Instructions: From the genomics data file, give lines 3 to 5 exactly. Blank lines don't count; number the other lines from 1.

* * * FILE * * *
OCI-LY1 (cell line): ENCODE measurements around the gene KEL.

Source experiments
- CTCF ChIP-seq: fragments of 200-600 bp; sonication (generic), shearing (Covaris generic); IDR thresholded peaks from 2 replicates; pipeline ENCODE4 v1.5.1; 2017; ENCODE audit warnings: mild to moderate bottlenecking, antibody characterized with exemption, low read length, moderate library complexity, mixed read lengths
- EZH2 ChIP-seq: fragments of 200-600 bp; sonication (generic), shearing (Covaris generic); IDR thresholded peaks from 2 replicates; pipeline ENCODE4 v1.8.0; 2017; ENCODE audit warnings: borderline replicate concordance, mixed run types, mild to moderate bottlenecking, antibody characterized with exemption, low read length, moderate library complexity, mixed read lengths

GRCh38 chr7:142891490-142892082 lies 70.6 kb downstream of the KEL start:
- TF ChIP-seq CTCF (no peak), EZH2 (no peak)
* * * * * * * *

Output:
- CTCF ChIP-seq: fragments of 200-600 bp; sonication (generic), shearing (Covaris generic); IDR thresholded peaks from 2 replicates; pipeline ENCODE4 v1.5.1; 2017; ENCODE audit warnings: mild to moderate bottlenecking, antibody characterized with exemption, low read length, moderate library complexity, mixed read lengths
- EZH2 ChIP-seq: fragments of 200-600 bp; sonication (generic), shearing (Covaris generic); IDR thresholded peaks from 2 replicates; pipeline ENCODE4 v1.8.0; 2017; ENCODE audit warnings: borderline replicate concordance, mixed run types, mild to moderate bottlenecking, antibody characterized with exemption, low read length, moderate library complexity, mixed read lengths

GRCh38 chr7:142891490-142892082 lies 70.6 kb downstream of the KEL start: